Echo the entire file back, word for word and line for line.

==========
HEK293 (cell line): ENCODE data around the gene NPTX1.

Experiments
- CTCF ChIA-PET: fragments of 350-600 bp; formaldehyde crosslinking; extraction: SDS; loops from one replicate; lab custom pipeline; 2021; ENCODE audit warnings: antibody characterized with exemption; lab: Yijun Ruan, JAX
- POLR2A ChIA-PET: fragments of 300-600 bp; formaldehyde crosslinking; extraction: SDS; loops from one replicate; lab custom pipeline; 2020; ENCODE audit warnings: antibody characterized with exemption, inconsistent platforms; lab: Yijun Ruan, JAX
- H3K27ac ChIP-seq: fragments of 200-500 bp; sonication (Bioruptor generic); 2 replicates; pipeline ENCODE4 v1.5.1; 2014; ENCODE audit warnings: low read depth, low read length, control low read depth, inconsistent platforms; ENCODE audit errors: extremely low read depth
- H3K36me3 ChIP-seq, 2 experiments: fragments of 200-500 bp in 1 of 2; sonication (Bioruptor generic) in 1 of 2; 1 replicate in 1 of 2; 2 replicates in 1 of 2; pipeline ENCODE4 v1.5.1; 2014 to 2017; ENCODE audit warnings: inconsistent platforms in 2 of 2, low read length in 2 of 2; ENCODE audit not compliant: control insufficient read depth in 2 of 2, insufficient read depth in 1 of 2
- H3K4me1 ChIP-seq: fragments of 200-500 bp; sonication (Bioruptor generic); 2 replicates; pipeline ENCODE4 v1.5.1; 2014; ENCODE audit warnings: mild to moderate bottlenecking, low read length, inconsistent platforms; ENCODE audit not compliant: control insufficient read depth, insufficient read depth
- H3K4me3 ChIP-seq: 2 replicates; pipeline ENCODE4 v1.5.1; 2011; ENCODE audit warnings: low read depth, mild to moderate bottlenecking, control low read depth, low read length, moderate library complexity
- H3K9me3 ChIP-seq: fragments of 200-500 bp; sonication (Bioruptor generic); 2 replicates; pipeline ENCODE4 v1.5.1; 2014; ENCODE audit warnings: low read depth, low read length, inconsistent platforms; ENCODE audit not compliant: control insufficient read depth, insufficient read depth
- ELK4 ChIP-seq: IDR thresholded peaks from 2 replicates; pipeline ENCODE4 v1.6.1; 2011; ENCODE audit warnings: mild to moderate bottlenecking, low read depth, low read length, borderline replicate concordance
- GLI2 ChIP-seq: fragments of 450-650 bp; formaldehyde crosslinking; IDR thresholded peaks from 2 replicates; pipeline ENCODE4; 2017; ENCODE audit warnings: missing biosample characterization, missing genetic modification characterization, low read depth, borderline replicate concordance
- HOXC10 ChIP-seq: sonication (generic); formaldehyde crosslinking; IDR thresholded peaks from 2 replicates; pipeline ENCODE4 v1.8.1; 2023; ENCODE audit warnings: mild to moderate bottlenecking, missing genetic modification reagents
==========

HEK293 (cell line): ENCODE data around the gene NPTX1.

Experiments
- CTCF ChIA-PET: fragments of 350-600 bp; formaldehyde crosslinking; extraction: SDS; loops from one replicate; lab custom pipeline; 2021; ENCODE audit warnings: antibody characterized with exemption; lab: Yijun Ruan, JAX
- POLR2A ChIA-PET: fragments of 300-600 bp; formaldehyde crosslinking; extraction: SDS; loops from one replicate; lab custom pipeline; 2020; ENCODE audit warnings: antibody characterized with exemption, inconsistent platforms; lab: Yijun Ruan, JAX
- H3K27ac ChIP-seq: fragments of 200-500 bp; sonication (Bioruptor generic); 2 replicates; pipeline ENCODE4 v1.5.1; 2014; ENCODE audit warnings: low read depth, low read length, control low read depth, inconsistent platforms; ENCODE audit errors: extremely low read depth
- H3K36me3 ChIP-seq, 2 experiments: fragments of 200-500 bp in 1 of 2; sonication (Bioruptor generic) in 1 of 2; 1 replicate in 1 of 2; 2 replicates in 1 of 2; pipeline ENCODE4 v1.5.1; 2014 to 2017; ENCODE audit warnings: inconsistent platforms in 2 of 2, low read length in 2 of 2; ENCODE audit not compliant: control insufficient read depth in 2 of 2, insufficient read depth in 1 of 2
- H3K4me1 ChIP-seq: fragments of 200-500 bp; sonication (Bioruptor generic); 2 replicates; pipeline ENCODE4 v1.5.1; 2014; ENCODE audit warnings: mild to moderate bottlenecking, low read length, inconsistent platforms; ENCODE audit not compliant: control insufficient read depth, insufficient read depth
- H3K4me3 ChIP-seq: 2 replicates; pipeline ENCODE4 v1.5.1; 2011; ENCODE audit warnings: low read depth, mild to moderate bottlenecking, control low read depth, low read length, moderate library complexity
- H3K9me3 ChIP-seq: fragments of 200-500 bp; sonication (Bioruptor generic); 2 replicates; pipeline ENCODE4 v1.5.1; 2014; ENCODE audit warnings: low read depth, low read length, inconsistent platforms; ENCODE audit not compliant: control insufficient read depth, insufficient read depth
- ELK4 ChIP-seq: IDR thresholded peaks from 2 replicates; pipeline ENCODE4 v1.6.1; 2011; ENCODE audit warnings: mild to moderate bottlenecking, low read depth, low read length, borderline replicate concordance
- GLI2 ChIP-seq: fragments of 450-650 bp; formaldehyde crosslinking; IDR thresholded peaks from 2 replicates; pipeline ENCODE4; 2017; ENCODE audit warnings: missing biosample characterization, missing genetic modification characterization, low read depth, borderline replicate concordance
- HOXC10 ChIP-seq: sonication (generic); formaldehyde crosslinking; IDR thresholded peaks from 2 replicates; pipeline ENCODE4 v1.8.1; 2023; ENCODE audit warnings: mild to moderate bottlenecking, missing genetic modification reagents